As the title makes clear, Snappsy, a skinny alligator who wears a pink tie, is not a happy camper. He is being trailed by an unseen narrator who alternates between drumming up drama (at one point accusing Snappsy of liking to “eat tiny, defenseless birds and soft, fuzzy bunnies,” even when it’s clear that mild-mannered Snappsy shops at the supermarket like everyone else) and falling down on the job. “You’re just describing what you see in the illustrations,” points out Snappsy. So who is this narrator, and what does she/he/it want? Meta-stories often have sour undertones—the joke is ultimately on somebody—but not this one. Snappsy is both highly civilized (he dons a fez while reading) and nobody’s fool, and the motivation of the narrator, when finally revealed, is almost touching. This is the first book for both Falatko and Miller, and it’s an excellent one—Falakto’s writing nimbly zigs and zags around Miller’s bold, goofy cartoons. Ages 4–8. Author’s agent: Danielle Smith, Red Fox Literary. Illustrator’s agent: Erica Rand Silverman, Sterling Lord Literistic. (Feb.)
PRAISE FOR SNAPPSY THE ALLIGATOR (DID NOT ASK TO BE IN THIS BOOK):
"A charming, irreverent tale for independent-minded tots."
"This is the first book for both Falatko and Miller, and it’s an excellent one—Falatko’s writing nimbly zigs and zags around Miller’s bold, goofy cartoons."
—Publishers Weekly, STARRED REVIEW!
"More than merely meta, Snappsy is clearly a book, if not a protagonist, with bite."
—Kirkus Reviews, STARRED REVIEW!
"Falatko’s debut picture book is atruly laugh-out-loud, mischievous romp, made gleefully goofier by Miller’s straight-laced, deadpan animalcharacters."
—Booklist, STARRED REVIEW!
"Filled with exploration-worthy detail… overdocumented youngsters may feel some sympathy for Snappsy, and audiences...will giggle at his battle with the overexcited narrator."
—BCCB, STARRED REVIEW!
"This clever debut will renew faith in the possibilities of fourth-wall breaking.”
—The New York Times
"A silly, clever introduction to the idea of the unreliable narrator.”
—The Boston Globe
"One of the funniest picture books of the year. . . . utterly irresistible."
"Falatko’s debut book demonstrates the power of storytelling through words and pictures."
—School Library Journal
"Distinguished by Falatko’s ability to sustain the tension at length; by Miller’s savory palette... and by the unvoiced suggestion that when fiction is working well, a character can take on a life of his or her own."
—Horn Book Magazine
"This one goes to the top of the meta-heap. Snappsy the Alligator is a wonderful exploration of subjectivity... and a lot of fun."
"If a pesky narrator did THAT to ME, I'D bite 'em right on the—*AHEM* Great job with your creative conflict resolution, Snappsy!"
—Ame Dyckman, New York Times bestselling author of Wolfie the Bunny and Boy + Bot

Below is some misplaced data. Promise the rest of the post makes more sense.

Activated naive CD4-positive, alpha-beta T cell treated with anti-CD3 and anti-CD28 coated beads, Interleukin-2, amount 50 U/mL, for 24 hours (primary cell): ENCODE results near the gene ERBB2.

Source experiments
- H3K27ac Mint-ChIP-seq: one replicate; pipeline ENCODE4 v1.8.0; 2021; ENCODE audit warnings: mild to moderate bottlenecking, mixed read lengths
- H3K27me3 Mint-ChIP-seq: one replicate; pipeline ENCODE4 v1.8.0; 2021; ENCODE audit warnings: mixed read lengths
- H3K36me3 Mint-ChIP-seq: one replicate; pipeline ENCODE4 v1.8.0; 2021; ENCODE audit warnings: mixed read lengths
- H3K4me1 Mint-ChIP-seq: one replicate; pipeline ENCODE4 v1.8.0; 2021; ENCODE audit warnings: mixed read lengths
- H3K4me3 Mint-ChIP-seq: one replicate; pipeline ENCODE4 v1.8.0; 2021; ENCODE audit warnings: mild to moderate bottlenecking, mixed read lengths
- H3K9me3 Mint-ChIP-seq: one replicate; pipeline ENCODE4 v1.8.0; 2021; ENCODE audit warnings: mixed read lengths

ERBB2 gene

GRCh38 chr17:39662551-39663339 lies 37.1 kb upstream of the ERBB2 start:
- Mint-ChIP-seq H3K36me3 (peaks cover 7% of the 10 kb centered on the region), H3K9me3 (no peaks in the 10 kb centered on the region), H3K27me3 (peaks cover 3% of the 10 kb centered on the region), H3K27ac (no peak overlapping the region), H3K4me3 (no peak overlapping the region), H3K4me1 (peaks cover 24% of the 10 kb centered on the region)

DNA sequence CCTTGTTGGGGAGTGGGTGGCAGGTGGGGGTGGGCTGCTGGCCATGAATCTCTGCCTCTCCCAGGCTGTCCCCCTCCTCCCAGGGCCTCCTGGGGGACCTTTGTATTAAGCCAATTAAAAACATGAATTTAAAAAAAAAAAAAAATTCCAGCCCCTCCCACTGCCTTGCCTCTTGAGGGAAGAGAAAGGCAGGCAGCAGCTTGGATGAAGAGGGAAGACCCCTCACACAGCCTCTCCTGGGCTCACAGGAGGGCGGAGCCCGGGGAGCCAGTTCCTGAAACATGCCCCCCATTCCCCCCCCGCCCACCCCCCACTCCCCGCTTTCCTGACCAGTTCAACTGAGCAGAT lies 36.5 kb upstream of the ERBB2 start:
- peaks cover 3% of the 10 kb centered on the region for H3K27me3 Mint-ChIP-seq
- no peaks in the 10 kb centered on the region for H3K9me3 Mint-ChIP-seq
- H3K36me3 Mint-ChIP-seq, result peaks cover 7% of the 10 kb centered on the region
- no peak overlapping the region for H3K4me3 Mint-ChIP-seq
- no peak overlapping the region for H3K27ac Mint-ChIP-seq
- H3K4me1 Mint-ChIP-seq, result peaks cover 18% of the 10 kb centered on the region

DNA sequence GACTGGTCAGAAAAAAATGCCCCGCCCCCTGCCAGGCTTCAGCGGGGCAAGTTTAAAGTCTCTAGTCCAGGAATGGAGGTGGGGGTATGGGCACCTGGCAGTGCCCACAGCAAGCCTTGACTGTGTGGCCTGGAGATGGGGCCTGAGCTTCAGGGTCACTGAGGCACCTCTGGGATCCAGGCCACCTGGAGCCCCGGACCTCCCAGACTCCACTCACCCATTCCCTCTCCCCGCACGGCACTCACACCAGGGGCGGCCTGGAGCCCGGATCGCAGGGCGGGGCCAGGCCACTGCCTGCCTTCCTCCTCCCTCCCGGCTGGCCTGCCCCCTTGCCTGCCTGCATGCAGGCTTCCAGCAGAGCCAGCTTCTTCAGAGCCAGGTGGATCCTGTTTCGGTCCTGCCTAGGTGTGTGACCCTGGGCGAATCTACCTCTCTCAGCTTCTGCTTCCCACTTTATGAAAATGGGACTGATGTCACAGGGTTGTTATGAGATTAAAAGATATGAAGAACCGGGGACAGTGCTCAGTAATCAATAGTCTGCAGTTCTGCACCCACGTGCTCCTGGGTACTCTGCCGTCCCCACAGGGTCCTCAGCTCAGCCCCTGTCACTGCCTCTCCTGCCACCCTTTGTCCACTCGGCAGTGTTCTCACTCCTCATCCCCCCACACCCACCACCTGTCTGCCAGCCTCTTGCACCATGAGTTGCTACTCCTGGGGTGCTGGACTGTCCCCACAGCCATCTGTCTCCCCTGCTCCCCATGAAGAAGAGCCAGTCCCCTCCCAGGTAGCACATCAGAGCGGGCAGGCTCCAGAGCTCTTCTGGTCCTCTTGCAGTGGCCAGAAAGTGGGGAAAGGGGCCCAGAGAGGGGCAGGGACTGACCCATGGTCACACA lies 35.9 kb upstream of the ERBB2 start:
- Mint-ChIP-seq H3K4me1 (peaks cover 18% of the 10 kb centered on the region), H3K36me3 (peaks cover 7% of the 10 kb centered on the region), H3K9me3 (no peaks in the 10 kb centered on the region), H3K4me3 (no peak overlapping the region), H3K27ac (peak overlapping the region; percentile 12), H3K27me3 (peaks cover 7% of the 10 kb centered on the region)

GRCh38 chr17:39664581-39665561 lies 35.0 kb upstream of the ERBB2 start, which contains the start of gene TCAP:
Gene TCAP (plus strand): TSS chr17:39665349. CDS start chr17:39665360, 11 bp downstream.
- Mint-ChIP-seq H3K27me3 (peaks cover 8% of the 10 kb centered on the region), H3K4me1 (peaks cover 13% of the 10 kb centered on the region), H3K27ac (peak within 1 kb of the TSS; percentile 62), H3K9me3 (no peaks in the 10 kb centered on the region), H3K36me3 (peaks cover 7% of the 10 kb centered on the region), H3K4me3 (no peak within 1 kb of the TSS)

"Adam Rex didn't ask to be on this book either. But despite being a mean man who generally dislikes debut authors he is a fan of Snappsy the Alligator."
—Adam Rex, New York Times bestselling author of Schools First Day of School
"Modern storytelling that never compromises, page after hilarious page."
—Bob Shea, author of Ballet Cat
PreS-Gr 2—Snappsy the alligator finds himself in a book he doesn't want to be in. He leads a quiet, simple life, but the narrator (a chicken who likes to dance and throw parties) purposely misinterprets his every move. This is fun for readers but not for the main character. "This is terrible!" Snappsy says. "I'm just hungry! Why is this rude narrator trying to make it seem like I need a nap?" Falatko's debut book demonstrates the power of storytelling through words and pictures. The simple cartoon art is a hoot. The narrator's surprise appearance at the end helps Snappsy realize that it's good to have people in your life who push you out of your comfort zone every once in a while. VERDICT A fun read-aloud.—Tanya Boudreau, Cold Lake Public Library, AB, Canada
Picture Rita Skeeter as a chicken for a general sense of this book's goofy take on intrusive narration and one-sided reporting. The tale of Snappsy the alligator hits a snag from the start when his trip to the grocery store is interpreted with inaccurate (according to Snappsy) and increasingly nasty commentary. While the authoritative narrator presents Snappsy as a vicious predator, readers who look at the pictures and hear Snappsy's objections to this misrepresentation will see another side to the story. "Snappsy looked hungrily at the other shoppers," intones the narrator, while the illustration reveals the alligator mildly smiling and waving as he studies a jar of peanut butter. Eventually Snappsy decides to throw a house party, more to please the narrator by making the tale sound interesting than anything else. And who just happens to come knocking at the door in a party hat? None other than the narrator, ready for the chicken dance. What sets this apart from standard-issue picture-book metafiction is its commentary on selective reporting. Unreliable narration is normally the purview of the novel, but this picture book asks elementary-age readers to question the truth of what they're being told. Illustrator Miller's style is cartoonish, showing how background characters are initially swayed by the narrator's erroneous charges and then won over by Snappsy's charisma. More than merely meta, Snappsy is clearly a book, if not a protagonist, with bite. (Picture book. 4-7)